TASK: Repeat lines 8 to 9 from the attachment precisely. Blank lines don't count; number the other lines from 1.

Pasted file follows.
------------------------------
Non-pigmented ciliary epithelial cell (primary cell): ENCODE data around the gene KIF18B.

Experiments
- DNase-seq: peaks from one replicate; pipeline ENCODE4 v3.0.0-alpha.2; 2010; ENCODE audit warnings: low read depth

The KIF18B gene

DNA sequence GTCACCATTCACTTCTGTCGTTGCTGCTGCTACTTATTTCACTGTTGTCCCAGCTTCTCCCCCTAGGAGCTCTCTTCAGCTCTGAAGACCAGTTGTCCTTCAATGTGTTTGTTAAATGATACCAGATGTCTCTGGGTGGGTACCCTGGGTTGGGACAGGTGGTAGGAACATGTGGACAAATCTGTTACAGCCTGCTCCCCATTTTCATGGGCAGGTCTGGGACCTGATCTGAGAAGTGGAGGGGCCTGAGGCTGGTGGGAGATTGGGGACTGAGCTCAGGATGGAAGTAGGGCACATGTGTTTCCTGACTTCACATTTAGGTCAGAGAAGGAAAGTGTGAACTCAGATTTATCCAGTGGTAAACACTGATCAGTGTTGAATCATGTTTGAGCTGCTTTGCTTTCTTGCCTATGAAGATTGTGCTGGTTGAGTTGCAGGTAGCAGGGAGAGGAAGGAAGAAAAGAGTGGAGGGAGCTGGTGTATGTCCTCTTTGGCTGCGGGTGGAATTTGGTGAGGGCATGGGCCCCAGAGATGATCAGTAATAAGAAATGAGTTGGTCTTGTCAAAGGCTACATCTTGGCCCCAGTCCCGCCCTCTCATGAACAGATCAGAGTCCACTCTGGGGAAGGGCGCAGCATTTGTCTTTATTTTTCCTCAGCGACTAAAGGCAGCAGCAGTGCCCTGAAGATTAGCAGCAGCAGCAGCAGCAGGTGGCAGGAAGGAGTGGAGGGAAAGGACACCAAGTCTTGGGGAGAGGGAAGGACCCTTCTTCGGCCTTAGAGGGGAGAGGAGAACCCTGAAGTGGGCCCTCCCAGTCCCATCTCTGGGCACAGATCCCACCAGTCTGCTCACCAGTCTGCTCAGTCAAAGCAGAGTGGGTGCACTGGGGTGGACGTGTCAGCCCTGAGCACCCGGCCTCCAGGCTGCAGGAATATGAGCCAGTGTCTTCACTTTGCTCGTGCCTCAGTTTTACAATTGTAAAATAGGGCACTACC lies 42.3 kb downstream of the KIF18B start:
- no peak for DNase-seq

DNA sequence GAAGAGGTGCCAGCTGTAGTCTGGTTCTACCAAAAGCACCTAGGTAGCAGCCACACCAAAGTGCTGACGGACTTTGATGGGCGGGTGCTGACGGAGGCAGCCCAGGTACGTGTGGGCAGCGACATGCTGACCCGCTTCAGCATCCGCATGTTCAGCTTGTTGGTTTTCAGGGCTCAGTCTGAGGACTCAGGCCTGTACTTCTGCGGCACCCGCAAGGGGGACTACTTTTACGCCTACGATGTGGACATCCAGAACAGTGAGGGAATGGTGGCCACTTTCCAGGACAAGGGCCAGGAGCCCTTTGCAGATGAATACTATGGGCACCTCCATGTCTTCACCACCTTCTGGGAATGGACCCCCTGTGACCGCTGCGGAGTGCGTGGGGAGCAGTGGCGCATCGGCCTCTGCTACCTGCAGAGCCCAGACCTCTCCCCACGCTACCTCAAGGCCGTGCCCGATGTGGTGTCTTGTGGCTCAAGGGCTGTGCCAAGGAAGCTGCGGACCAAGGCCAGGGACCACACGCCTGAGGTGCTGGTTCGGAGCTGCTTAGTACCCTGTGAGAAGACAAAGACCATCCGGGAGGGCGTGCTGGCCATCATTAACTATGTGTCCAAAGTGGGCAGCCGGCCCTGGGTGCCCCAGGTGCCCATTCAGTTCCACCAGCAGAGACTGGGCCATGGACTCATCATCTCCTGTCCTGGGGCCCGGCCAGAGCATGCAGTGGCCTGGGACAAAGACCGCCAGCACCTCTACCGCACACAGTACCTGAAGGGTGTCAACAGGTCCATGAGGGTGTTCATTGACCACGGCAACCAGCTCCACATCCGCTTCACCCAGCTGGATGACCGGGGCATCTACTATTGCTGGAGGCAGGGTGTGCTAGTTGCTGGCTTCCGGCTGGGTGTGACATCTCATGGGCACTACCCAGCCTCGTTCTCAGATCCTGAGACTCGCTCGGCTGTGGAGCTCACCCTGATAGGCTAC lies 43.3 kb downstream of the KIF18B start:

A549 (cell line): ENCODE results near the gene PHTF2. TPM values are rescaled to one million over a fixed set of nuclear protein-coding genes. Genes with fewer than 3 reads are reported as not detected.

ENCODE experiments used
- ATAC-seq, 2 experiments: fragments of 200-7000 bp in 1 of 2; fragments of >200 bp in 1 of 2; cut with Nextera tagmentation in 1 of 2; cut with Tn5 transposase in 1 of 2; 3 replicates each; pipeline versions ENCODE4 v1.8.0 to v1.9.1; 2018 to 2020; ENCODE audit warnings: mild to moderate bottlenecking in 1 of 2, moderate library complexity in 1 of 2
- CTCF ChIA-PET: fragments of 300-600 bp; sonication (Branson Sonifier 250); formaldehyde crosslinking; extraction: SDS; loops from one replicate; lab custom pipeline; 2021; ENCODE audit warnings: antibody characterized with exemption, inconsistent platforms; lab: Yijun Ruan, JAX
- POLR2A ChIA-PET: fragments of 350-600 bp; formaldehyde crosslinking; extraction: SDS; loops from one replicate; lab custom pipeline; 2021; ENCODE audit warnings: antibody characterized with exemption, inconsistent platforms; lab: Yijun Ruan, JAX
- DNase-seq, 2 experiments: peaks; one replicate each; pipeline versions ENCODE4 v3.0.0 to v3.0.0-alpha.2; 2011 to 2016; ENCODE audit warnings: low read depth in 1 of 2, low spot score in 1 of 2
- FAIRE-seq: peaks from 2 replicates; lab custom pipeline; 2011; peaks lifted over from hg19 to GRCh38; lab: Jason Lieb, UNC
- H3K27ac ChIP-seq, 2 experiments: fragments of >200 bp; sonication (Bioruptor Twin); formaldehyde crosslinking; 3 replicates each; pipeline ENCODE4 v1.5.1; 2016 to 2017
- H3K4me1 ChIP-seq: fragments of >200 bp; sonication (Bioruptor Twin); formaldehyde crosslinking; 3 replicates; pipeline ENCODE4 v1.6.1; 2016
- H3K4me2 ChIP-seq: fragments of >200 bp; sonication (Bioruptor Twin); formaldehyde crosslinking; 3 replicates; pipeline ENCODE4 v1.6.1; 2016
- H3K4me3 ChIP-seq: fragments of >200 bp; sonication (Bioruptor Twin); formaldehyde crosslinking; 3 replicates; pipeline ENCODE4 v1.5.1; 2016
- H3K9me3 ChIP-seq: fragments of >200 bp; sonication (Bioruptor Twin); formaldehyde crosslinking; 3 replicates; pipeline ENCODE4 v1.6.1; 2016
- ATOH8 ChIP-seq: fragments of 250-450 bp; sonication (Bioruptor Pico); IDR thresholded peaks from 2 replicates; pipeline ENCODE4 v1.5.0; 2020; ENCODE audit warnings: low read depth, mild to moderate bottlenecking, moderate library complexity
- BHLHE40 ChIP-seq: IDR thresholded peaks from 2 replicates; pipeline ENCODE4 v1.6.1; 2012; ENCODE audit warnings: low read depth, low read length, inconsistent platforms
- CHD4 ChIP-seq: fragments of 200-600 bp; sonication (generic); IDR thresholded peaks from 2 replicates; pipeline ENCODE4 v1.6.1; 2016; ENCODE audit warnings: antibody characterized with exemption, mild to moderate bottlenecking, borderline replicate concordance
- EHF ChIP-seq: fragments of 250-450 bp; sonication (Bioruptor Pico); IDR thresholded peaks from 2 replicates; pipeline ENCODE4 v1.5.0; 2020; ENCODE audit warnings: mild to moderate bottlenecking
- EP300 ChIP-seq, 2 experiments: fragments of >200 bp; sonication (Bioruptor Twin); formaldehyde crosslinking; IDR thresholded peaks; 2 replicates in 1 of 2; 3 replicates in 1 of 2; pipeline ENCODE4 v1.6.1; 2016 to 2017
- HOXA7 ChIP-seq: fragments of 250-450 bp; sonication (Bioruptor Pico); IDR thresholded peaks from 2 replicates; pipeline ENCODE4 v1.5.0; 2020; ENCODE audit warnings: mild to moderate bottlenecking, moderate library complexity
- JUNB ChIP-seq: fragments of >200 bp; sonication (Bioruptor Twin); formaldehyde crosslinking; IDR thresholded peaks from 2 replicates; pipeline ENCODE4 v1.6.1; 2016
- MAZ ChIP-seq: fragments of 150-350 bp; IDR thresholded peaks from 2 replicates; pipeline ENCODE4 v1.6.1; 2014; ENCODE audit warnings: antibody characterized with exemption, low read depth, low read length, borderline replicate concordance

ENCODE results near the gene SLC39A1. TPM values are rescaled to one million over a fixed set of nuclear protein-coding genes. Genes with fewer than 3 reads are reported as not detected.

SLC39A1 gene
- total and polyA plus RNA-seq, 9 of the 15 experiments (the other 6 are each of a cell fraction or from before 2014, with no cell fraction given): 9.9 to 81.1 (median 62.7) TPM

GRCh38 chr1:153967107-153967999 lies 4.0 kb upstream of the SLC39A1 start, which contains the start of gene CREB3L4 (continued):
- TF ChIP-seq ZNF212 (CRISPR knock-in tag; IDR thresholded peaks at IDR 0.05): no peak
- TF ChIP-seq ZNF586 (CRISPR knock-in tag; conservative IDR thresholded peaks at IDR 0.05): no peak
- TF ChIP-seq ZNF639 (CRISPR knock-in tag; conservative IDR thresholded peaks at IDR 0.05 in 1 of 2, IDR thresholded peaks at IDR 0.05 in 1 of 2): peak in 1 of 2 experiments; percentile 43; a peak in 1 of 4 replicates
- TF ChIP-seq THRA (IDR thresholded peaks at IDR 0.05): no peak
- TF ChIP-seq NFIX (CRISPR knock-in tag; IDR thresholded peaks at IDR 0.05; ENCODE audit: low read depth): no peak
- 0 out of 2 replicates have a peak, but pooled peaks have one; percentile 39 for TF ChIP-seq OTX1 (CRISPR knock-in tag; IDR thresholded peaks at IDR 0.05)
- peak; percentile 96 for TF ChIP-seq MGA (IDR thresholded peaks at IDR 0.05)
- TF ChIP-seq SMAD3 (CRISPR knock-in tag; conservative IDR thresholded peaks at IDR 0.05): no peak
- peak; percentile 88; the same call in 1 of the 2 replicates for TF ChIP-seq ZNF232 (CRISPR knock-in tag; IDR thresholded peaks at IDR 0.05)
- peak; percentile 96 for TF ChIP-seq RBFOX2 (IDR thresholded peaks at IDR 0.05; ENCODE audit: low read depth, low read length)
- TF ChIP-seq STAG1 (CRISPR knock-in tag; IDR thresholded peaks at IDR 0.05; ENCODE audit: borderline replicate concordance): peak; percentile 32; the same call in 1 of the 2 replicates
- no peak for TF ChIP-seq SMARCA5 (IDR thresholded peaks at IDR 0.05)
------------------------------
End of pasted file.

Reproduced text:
A549 (cell line): ENCODE results near the gene PHTF2. TPM values are rescaled to one million over a fixed set of nuclear protein-coding genes. Genes with fewer than 3 reads are reported as not detected.

ENCODE experiments used